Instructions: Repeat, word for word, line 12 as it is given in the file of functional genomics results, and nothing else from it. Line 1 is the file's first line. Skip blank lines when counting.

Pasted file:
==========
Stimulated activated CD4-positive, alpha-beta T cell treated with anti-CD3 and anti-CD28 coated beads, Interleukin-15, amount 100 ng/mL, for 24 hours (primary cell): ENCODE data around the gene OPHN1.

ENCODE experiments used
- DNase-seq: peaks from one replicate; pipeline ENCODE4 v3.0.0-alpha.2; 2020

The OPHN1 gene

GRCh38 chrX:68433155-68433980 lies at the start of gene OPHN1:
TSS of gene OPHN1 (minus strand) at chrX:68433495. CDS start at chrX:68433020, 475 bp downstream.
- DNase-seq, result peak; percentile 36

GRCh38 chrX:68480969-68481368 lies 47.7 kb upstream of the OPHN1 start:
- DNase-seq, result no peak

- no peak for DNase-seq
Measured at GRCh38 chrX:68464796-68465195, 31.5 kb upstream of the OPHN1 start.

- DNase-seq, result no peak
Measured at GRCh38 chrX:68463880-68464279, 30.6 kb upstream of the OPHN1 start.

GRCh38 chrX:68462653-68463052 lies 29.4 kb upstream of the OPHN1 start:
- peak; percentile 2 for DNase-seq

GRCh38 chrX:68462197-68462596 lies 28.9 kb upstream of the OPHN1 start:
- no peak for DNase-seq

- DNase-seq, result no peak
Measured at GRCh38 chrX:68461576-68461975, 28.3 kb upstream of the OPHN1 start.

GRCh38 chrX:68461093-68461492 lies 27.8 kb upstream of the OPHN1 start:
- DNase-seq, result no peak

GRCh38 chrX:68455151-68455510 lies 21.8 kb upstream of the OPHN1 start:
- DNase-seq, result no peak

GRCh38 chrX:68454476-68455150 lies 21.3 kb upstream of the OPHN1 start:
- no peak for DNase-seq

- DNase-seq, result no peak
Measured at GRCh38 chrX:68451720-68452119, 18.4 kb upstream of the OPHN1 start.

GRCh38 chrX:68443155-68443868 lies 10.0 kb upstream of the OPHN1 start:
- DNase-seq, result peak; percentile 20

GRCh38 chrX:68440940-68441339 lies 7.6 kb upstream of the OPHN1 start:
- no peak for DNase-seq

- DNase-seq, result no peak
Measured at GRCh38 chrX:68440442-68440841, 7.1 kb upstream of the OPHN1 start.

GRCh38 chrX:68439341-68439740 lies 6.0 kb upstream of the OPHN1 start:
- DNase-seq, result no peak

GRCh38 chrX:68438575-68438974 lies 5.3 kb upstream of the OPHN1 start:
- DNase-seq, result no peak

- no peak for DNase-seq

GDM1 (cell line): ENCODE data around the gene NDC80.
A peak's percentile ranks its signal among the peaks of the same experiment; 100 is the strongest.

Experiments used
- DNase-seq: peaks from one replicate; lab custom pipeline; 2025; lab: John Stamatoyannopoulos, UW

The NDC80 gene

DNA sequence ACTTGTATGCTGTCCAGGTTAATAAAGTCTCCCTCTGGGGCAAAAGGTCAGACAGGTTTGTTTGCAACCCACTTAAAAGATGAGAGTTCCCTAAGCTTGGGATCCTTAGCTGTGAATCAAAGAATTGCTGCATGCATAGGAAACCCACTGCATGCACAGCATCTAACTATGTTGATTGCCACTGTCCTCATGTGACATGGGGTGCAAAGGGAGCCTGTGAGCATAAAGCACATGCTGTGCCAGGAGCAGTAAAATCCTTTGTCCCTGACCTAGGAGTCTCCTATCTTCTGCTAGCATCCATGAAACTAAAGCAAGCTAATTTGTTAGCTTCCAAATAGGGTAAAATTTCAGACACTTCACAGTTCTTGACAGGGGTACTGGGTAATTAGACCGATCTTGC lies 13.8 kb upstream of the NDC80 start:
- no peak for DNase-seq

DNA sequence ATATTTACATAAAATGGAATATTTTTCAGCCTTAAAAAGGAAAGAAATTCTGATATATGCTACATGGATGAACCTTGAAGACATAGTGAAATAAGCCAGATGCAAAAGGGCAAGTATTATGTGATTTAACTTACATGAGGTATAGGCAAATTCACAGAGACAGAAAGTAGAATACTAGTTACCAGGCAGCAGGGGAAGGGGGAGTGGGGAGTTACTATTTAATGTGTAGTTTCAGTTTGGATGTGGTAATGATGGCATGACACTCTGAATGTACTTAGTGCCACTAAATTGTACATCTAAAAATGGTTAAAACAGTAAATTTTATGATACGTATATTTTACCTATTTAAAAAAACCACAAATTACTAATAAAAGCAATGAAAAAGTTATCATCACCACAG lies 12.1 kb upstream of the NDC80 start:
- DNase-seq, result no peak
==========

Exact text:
- DNase-seq, result no peak